Yo soy La Lay

adventures in family, faith, and Down syndrome

A No Laughing Matter

Have you missed us??

We are back – and tonight, bringing an important public service announcement.

Let’s start with this: I laugh loudly, and a lot.  It’s genetic, really.

It’s unfortunate that with her extra chromosomal material, Tessa didn’t pick up that loud laugh… It would be built-in therapy.

We’ve brought this up before, how Tessa bursts into tears at the sound of adult laughter.  It’s been on my mind recently because we have a family trip to Kentucky coming up and like I said, the laughing loud thing?  It’s genetic.

It’s kind of a troubling issue you see, because we are all laughers and boy, does a crying child dampen the mood.

Now that I have tripled my commute time each day, I have lots of time to think.  Nothing particularly earth shattering has come out of this deep thought, believe me.  Mostly I just wrestle with whether I should stop to quench my undying sweet tooth after a long day at work (hellooooo Oreo Coolata).  But I digress.  I’ve actually been thinking some about the laughing.  I’m not Tessa’s therapist, but I know my girl, and I want to share some ways that you, dear family and friends, can help us help Tessa.

1. Tessa is learning to live in a world where there are adults who laugh and screaming toddlers and the whole gamut of unsettling noises.  Do not censor yourself.  We need her to learn to deal with her emotions.  She will, in time.  The last thing anyone wants is to see all the fun go down the toilet!

Remember this?  

2.  It really helps if, after you laugh, you avoid eye contact. You may think I’m crazy, but how many time have you seen a kid fall down and not actually cry until an adult gives that ‘look’?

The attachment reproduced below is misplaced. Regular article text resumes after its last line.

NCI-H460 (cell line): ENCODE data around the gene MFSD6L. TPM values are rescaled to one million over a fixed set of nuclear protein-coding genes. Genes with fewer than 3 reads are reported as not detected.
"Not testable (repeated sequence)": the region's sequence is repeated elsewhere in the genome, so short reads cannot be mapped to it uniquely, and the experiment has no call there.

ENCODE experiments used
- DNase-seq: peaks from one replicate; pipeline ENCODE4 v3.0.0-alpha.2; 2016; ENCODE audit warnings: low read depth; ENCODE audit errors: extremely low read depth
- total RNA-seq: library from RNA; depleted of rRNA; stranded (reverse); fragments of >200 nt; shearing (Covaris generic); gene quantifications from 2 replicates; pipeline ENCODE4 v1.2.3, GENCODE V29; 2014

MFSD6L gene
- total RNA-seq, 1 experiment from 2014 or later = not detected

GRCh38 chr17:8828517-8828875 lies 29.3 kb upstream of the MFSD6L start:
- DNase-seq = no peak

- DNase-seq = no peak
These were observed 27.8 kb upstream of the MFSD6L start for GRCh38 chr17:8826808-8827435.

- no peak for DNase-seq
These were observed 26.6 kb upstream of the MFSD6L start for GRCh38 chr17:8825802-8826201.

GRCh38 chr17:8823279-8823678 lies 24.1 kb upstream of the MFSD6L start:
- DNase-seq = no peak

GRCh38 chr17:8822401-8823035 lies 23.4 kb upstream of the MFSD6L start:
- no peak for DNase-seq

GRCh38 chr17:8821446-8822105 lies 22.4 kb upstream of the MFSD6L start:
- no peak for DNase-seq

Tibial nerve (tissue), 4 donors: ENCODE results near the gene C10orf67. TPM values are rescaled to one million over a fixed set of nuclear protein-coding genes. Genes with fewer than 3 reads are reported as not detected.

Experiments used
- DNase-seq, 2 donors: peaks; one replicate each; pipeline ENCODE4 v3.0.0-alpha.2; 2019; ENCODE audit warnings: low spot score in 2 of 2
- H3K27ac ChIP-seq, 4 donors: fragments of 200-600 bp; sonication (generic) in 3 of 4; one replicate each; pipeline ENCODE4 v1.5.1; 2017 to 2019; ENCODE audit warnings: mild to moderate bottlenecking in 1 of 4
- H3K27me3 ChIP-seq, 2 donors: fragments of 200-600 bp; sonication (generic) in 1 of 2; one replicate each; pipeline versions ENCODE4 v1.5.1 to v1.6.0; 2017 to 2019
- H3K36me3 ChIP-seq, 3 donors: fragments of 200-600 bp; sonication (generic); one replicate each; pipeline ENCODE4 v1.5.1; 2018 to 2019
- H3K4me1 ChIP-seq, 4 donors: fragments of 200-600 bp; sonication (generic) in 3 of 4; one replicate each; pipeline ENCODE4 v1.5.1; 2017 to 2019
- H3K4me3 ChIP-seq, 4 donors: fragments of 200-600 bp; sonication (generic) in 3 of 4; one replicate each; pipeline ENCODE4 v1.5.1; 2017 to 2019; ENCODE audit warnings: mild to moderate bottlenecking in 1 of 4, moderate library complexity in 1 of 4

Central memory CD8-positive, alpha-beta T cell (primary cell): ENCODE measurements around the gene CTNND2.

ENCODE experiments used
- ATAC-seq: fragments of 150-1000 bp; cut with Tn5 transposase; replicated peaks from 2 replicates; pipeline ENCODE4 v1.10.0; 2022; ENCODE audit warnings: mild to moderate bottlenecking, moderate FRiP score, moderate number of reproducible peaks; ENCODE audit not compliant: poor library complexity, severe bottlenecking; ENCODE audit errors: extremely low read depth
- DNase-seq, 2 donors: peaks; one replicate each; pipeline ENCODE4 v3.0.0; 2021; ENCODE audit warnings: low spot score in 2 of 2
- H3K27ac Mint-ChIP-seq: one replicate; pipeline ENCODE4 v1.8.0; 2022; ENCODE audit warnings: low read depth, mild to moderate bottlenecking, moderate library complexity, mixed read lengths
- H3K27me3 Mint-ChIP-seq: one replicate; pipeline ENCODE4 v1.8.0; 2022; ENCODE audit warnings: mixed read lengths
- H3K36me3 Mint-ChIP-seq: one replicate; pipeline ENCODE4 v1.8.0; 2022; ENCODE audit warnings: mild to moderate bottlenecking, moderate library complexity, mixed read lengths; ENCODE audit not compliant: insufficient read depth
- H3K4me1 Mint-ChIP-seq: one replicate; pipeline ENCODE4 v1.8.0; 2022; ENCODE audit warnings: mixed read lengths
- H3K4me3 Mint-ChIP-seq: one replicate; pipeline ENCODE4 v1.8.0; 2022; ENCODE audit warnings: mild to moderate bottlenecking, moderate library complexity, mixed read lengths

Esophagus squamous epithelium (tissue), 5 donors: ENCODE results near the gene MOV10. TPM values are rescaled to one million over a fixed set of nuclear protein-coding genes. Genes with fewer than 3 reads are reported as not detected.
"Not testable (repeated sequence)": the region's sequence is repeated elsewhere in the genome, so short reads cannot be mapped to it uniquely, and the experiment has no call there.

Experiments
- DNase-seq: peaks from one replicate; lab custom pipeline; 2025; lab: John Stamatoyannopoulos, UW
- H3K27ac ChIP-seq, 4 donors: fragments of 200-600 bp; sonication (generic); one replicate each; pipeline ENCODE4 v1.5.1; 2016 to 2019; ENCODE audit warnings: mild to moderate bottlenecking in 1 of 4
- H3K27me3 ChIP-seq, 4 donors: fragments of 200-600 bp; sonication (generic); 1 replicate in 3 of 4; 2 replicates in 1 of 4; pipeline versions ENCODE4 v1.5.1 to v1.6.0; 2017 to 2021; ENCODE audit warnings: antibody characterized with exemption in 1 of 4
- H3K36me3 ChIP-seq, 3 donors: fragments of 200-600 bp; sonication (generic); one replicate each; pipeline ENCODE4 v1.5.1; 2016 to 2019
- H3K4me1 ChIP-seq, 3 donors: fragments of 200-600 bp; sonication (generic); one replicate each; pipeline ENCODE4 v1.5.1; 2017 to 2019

3.  Never, ever (EVER) feel bad about her crying when you laugh. It’s not you, it’s her. And that’s ok. It’s ok for her to have this issue and it’s ok for you to laugh. And to be honest, when you feel bad, we feel bad and uncomfortable and it just makes everything feel a lot worse than it needs to. So even if you do feel bad, just pretend that you don’t.

4. Did I mention the “no eye contact” thing?  It seems to help with #3.

5. Know that as her parents, John and I have got this.  Sometimes people like to help by making suggestions, or trying to problem solve, or commiserating, but it can be exhausting.  Between her therapists and our support groups, we’ve got the tools that we need to help her process.  We need time, and we need people to know that if she needs a break, trust us, we’re on it. 

So, to recap, your job is to laugh.  Please, please, laugh.  We’ve got this.

Maybe these will bring some chuckles?



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Lesson #27: Great nurses rock our world.

While we have had our share of nurses that didn’t make us swoon, Theresa and Jan are forever ingrained in my heart as Heaven-sent women who were exactly what I needed at exactly the right time.

Theresa met Tessa within her first minutes in the NICU.  They bonded right away because of their common given name (little known Tessa fact: she’s actually a Theresa) and very quickly, Theresa claimed Tessa as her patient.  Theresa was outgoing and athletic.  Tessa has been our little scooter/swimmer/mover since long before she was born.  These two were kindred spirits from the get-go.

Our new little baby, exhausted from a feeding 


Within the days that followed, Theresa and I chatted (and chatted and chatted) about everything under the sun while we waited patiently for Tessa to be well enough to come home.  I told her about our family and Ellie’s crazy antics.  She shared stories of her childrens’ wrestling tournaments and other quirky behavior. We talked about the struggles of now being a mom of two.  She encouraged me to take breaks to enjoy my older daughter.  At times, there may have been a few tears, but goodness, did we laugh!!  On more than one occasion in the week we spent tucked into that little corner room, other nurses from the floor came by and shut our door because we couldn’t keep the volume down.  We got a lot of “looks.”